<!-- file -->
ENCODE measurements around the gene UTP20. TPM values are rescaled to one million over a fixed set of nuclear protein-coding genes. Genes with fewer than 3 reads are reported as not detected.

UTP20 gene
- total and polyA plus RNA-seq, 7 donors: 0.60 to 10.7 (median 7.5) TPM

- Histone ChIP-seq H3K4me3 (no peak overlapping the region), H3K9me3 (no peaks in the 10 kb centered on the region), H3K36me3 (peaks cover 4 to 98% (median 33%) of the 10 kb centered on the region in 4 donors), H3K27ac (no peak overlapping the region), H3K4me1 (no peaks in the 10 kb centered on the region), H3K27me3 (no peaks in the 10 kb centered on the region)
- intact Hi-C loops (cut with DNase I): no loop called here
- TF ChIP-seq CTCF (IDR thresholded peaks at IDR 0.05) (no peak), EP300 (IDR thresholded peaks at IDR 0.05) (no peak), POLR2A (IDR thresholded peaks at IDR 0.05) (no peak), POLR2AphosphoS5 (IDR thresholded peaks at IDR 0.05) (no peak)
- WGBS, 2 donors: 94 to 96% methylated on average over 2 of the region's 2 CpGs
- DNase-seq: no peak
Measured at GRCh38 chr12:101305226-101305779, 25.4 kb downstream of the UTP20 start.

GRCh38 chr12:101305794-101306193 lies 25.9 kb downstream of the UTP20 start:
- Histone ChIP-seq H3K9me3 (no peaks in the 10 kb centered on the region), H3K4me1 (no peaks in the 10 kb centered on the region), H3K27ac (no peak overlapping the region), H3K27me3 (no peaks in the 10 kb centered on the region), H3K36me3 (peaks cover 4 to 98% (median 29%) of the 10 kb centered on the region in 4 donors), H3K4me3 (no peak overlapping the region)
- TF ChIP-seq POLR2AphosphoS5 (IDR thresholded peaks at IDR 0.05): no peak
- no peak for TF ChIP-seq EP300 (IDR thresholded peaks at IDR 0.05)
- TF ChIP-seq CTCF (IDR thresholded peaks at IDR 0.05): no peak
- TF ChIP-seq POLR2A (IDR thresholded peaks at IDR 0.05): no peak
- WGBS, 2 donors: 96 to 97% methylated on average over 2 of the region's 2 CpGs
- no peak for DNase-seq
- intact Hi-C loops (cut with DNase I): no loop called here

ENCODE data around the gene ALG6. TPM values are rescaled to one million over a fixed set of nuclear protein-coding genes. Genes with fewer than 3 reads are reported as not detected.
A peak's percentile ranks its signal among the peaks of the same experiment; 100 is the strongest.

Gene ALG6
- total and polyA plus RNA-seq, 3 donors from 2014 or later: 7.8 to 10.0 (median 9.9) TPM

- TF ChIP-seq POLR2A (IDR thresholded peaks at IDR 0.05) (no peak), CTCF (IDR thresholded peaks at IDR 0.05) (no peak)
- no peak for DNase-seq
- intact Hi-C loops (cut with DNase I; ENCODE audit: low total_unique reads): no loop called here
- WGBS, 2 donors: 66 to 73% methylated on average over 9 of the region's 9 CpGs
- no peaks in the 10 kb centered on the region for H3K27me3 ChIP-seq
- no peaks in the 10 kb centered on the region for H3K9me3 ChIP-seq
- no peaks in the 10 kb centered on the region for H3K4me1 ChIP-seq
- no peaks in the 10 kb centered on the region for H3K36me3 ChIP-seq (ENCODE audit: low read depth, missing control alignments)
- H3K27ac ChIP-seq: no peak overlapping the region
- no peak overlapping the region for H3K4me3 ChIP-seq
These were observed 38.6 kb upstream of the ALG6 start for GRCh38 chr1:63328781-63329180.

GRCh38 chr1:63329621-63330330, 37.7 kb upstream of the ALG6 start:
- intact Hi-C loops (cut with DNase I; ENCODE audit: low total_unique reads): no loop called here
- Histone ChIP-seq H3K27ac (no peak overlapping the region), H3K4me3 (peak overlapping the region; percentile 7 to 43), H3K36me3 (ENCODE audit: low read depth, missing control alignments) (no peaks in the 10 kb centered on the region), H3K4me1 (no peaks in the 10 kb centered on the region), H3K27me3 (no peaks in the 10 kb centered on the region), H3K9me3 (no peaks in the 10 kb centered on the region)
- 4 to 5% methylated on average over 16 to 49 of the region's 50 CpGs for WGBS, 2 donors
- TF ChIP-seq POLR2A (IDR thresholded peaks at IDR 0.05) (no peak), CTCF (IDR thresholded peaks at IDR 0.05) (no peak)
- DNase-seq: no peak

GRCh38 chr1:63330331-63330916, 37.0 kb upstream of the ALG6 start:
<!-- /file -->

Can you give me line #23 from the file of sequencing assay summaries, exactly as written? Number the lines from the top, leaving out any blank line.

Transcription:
- TF ChIP-seq POLR2A (IDR thresholded peaks at IDR 0.05) (no peak), CTCF (IDR thresholded peaks at IDR 0.05) (no peak)